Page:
Titus Livius tells us Quintus Cincinnatus was carried from the plough to the dignity of a dictator, which war being ended, he returned cheerfully to the plough again; he relates also how the ambassadors of the Samnites found Curius Dentatus, another dictator, making ready and cleansing of roots for his supper, and even at that time, he says, there were no more in all the Roman armies of waiting men (such as we call calones) but two. Marcus Anthonius, not he (that fatal man to Cicero, and to the commonwealth), but another chosen consul of a great army designed into Spain, had but eight servants, so Carbo in the same dignity placed (as we read), had but seven; what shall I say of Cato the senior, who in the same employment, power, and commission for Spain, had but three; however, this Cato named the Censor (though contented wisely with such a small retinue) was captain general in their army, a famous orator, and a prudent counsellor reputed by the commonwealth (in the commonwealth) and by all Rome for his sober life, was called a good father to his children, a good husband to his wife, a frugal housekeeper, and a man (a great praise in those days) well skill'd in the plough.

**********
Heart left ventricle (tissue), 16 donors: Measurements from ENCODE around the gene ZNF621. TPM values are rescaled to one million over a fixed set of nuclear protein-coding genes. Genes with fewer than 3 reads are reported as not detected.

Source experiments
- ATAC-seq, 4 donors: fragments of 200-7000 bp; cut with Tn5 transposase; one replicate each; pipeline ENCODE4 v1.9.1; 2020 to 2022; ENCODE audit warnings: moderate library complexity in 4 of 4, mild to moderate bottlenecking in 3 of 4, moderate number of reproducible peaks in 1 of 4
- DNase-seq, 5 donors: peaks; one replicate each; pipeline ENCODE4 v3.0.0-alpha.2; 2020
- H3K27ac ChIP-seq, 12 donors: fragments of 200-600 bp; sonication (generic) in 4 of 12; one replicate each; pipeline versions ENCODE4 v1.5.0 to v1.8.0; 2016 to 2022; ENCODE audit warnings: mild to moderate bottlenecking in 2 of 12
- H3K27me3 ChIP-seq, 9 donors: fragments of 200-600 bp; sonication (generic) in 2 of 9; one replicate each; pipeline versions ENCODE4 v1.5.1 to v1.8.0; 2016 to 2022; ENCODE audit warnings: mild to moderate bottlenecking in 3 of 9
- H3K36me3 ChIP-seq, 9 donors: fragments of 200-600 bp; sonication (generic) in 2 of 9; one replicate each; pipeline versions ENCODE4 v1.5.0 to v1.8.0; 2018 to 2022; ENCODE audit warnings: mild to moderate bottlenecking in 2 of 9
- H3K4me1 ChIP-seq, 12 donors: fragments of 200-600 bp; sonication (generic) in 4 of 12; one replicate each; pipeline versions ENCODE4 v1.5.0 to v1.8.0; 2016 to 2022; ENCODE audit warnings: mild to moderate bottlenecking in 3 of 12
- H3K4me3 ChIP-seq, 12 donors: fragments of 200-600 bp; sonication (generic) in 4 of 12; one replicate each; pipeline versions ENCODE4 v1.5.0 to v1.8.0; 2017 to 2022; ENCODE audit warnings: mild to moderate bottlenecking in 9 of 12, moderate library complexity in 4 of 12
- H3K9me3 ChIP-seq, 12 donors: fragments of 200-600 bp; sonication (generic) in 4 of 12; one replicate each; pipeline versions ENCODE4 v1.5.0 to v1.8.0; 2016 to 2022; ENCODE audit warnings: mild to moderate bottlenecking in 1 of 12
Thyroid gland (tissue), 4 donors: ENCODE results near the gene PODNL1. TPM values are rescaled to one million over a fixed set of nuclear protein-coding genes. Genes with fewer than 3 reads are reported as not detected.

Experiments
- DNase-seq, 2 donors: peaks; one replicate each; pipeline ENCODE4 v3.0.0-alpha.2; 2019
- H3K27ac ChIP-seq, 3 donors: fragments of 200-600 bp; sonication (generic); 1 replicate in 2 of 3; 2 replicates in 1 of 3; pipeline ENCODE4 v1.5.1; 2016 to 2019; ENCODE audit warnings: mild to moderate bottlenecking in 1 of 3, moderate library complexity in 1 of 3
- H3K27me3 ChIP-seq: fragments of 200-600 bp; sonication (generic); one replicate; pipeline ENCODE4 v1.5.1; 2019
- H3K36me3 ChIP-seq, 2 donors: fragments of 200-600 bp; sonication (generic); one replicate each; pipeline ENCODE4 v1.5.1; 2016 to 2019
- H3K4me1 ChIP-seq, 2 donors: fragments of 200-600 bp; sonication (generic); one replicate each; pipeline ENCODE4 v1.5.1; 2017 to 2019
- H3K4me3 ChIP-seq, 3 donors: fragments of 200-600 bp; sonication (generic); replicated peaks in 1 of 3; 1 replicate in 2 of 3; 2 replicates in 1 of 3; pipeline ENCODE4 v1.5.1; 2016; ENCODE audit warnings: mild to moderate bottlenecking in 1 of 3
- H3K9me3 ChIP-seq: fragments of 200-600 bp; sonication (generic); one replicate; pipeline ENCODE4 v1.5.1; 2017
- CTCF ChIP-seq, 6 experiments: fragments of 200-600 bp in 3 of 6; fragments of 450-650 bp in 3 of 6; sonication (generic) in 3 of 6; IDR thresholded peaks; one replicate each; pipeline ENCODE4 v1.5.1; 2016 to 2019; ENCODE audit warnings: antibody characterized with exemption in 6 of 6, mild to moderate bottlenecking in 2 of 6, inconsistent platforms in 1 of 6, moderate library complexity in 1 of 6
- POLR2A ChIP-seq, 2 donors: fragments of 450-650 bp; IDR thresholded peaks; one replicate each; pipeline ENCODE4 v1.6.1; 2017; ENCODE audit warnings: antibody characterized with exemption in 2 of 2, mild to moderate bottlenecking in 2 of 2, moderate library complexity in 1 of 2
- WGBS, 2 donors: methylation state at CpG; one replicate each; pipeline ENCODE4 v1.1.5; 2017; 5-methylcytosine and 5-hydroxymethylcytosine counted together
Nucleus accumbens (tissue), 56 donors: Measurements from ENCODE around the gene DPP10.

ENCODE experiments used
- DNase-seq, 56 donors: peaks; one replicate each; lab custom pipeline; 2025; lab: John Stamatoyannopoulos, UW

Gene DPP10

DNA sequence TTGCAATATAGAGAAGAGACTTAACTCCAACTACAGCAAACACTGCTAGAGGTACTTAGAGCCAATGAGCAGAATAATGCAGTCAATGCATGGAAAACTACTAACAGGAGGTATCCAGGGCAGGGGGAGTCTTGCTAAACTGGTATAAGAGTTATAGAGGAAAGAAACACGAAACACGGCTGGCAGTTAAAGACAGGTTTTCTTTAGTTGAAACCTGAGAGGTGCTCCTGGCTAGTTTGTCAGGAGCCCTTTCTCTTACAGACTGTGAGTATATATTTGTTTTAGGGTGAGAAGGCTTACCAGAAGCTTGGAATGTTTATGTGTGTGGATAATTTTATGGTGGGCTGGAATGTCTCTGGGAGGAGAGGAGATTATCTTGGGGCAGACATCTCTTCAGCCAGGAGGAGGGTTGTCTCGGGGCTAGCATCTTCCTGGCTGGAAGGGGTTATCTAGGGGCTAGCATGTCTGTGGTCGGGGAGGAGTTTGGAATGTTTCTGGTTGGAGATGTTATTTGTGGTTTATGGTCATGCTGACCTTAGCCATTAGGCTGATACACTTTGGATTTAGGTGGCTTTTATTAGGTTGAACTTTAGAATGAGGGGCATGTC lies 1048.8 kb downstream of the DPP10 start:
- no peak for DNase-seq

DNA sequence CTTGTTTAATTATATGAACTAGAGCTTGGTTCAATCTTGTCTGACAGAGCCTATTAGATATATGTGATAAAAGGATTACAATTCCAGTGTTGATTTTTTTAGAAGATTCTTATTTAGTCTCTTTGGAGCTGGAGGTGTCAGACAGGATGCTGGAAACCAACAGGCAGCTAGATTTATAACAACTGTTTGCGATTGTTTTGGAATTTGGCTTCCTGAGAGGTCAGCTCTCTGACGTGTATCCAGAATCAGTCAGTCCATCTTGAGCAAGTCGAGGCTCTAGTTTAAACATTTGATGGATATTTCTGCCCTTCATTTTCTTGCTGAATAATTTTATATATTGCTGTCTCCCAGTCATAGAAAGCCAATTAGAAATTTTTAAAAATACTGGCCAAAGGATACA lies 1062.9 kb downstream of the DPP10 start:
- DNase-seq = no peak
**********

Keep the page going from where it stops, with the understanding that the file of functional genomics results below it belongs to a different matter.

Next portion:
Epaminondas, a famous captain, protector and flower of the Thebans, who fought so many battles valiantly, nevertheless it is written, he had but one suit of clothes, which, when required reparation, he was forced to keep house till mended and brought unto him. This Epaminondas I speak of died so poor, as not so much in his house could be had as to pay his funerals, which was performed by the commonwealth.
What need I speak in this place of Phocion, Socrates, Iphaltes, miracles of nature, and wisest of Athens? This Phocion, who fought twenty-six battles, victorious always, and triumphant over his enemies, yet a greater despiser of riches, honours, and titles (as histories do testify), refused one hundred talents sent unto him by Alexander the Great as a present, demanding of those who brought the present what was Alexander's meaning in sending to him alone, and only, that present; they replied, forasmuch as he takes you to be the only man of honour and merit amongst the Athenians; to this he answered briefly, Why then let Alexander leave me so during my life, which is a thing I cannot be if I receive and accept of his talents of gold.
These profane examples of those heroic